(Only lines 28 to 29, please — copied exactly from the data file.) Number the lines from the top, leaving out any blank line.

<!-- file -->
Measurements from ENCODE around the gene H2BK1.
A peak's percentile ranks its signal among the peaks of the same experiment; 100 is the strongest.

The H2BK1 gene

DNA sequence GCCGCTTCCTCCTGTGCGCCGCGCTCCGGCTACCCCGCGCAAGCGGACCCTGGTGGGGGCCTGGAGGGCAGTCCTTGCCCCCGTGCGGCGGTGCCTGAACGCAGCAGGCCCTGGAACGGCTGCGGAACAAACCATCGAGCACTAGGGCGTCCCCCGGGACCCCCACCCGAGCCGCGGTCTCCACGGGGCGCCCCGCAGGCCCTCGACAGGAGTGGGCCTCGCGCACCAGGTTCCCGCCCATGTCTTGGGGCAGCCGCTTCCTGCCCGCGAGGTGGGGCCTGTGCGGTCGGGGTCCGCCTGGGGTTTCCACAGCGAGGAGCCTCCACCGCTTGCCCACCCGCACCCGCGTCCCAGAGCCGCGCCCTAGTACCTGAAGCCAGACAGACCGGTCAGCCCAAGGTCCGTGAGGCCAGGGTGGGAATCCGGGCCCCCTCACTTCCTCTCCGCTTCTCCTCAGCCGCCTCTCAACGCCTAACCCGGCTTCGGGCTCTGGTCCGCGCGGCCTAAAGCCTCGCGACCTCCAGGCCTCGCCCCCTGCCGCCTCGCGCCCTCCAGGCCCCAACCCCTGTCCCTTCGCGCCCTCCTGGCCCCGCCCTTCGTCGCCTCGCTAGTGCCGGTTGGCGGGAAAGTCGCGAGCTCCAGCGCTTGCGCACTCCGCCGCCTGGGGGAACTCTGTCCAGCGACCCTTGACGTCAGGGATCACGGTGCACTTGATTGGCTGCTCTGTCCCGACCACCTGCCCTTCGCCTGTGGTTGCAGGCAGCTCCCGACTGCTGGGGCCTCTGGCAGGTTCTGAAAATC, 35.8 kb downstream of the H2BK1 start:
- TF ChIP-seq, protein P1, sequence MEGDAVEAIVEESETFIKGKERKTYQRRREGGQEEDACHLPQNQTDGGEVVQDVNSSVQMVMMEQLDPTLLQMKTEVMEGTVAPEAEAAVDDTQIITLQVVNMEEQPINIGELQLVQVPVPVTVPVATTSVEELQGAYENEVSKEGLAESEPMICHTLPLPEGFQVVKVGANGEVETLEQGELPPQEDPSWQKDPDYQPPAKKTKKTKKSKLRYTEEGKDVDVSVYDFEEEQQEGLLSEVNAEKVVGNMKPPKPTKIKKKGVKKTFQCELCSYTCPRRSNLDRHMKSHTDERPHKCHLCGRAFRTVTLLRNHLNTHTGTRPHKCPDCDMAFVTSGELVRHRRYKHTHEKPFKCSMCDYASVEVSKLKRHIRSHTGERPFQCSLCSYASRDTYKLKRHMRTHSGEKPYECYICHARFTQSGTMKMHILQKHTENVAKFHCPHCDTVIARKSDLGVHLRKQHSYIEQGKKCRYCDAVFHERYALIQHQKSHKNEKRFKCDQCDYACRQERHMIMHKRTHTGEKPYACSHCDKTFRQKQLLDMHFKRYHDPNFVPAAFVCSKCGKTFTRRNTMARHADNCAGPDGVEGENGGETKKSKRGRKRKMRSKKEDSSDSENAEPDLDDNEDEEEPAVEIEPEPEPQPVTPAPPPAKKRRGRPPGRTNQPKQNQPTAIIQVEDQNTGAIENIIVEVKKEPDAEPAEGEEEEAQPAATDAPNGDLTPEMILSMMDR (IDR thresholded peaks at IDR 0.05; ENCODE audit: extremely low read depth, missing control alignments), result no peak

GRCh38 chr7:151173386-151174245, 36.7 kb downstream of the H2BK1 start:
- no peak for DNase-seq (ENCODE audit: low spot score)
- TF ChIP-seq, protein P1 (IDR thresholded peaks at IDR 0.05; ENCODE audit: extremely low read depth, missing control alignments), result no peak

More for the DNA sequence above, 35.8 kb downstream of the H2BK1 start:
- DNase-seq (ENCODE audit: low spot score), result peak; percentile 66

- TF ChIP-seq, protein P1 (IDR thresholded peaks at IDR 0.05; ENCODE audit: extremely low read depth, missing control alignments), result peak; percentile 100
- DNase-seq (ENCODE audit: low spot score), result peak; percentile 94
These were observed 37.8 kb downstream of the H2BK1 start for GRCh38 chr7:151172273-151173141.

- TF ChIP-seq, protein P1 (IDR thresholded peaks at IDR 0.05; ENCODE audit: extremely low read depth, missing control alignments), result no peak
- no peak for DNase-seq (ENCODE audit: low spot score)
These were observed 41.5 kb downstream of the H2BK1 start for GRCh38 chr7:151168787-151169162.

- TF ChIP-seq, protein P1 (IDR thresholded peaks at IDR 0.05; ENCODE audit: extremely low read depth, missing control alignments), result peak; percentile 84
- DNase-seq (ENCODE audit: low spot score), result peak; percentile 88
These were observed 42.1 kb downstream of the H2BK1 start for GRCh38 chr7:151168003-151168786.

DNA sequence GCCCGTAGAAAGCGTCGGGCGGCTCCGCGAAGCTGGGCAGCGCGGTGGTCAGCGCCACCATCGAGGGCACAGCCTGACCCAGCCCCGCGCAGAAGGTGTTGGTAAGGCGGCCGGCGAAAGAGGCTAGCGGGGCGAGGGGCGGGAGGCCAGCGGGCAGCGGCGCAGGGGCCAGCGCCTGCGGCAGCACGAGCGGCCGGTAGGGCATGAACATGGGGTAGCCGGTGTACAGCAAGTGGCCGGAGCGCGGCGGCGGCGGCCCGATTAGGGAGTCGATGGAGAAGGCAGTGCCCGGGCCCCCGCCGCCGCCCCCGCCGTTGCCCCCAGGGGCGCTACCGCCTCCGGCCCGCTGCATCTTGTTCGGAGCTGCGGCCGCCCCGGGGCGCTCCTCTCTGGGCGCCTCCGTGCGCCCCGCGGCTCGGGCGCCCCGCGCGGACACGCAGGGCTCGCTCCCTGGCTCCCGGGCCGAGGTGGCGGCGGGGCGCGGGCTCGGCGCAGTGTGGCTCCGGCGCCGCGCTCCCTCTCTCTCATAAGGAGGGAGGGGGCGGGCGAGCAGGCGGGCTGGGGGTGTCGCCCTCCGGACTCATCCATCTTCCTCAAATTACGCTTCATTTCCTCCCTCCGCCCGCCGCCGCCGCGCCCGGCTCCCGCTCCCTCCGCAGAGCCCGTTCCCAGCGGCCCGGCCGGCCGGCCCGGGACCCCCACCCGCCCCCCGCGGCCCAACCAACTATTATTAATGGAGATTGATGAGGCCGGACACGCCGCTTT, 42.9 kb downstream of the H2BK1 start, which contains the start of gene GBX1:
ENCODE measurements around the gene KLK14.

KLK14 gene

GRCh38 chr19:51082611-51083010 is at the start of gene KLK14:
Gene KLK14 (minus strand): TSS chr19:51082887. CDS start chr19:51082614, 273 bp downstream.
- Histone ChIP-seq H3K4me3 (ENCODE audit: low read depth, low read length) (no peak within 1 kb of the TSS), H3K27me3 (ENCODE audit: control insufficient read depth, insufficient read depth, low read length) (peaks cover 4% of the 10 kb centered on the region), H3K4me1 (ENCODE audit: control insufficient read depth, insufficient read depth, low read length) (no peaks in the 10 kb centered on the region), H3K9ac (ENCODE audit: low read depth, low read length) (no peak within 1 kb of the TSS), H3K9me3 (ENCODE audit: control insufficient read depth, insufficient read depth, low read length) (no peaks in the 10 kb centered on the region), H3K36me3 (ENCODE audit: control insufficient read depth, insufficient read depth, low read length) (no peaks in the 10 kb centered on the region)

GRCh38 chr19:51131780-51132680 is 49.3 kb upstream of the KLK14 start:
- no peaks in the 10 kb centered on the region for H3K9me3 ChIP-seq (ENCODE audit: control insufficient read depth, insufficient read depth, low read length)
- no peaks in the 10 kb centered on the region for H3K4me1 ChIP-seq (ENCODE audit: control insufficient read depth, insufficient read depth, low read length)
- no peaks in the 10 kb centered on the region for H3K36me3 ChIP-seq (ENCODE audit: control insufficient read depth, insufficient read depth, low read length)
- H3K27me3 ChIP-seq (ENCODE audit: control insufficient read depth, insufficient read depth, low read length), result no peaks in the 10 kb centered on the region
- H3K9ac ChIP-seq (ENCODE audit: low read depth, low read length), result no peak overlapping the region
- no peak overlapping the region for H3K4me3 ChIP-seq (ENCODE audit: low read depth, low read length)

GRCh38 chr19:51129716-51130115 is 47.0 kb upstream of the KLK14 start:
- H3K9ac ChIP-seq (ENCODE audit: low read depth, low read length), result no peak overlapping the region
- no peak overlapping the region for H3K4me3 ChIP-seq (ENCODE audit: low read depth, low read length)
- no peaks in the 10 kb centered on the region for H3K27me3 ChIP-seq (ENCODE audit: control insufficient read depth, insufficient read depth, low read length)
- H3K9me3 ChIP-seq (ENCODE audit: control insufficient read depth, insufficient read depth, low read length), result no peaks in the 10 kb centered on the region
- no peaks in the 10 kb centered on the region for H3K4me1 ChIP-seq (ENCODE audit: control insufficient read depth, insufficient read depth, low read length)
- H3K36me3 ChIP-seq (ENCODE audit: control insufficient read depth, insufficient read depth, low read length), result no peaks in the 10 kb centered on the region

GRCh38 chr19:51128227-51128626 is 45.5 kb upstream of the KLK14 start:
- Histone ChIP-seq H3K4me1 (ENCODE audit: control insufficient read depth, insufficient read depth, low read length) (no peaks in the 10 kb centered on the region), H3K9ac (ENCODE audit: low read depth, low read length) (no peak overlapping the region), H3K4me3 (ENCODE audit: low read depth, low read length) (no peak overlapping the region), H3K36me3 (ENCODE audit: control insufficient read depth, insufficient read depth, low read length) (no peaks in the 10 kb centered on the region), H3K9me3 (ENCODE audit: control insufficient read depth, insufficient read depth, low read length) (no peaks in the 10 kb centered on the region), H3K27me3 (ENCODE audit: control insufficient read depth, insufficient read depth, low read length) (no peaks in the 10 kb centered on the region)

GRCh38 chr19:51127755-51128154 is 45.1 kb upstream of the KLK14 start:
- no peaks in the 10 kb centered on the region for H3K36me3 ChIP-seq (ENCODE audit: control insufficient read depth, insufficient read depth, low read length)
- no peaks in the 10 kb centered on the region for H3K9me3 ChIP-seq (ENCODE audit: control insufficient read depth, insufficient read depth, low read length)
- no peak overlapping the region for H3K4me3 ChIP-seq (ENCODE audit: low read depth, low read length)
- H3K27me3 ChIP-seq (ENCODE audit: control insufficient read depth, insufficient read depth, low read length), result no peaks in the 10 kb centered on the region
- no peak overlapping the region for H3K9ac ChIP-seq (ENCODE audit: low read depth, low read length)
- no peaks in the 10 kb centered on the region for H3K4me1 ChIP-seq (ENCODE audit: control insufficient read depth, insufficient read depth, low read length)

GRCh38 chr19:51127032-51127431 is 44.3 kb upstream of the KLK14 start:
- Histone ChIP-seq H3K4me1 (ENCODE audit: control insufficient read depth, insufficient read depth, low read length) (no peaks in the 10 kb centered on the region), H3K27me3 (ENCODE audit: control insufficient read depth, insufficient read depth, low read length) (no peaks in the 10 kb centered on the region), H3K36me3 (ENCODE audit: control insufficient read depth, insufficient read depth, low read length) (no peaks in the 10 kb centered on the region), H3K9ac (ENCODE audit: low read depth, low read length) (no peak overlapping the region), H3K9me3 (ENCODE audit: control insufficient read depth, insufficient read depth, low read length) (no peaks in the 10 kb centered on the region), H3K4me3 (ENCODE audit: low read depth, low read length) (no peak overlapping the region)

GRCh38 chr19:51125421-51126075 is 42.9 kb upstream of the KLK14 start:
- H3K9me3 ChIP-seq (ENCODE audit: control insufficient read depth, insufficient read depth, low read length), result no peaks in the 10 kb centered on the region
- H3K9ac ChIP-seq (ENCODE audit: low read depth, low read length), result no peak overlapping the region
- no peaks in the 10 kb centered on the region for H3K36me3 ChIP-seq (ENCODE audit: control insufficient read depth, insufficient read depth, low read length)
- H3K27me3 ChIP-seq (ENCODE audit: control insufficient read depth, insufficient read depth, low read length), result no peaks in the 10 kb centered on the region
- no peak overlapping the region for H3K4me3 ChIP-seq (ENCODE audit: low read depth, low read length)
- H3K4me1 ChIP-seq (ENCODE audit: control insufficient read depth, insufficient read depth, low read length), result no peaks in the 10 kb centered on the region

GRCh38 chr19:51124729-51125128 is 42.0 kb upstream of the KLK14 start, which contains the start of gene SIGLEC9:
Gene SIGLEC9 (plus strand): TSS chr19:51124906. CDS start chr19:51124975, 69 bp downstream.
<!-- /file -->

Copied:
- no peaks in the 10 kb centered on the region for H3K4me1 ChIP-seq (ENCODE audit: control insufficient read depth, insufficient read depth, low read length)
- no peaks in the 10 kb centered on the region for H3K36me3 ChIP-seq (ENCODE audit: control insufficient read depth, insufficient read depth, low read length)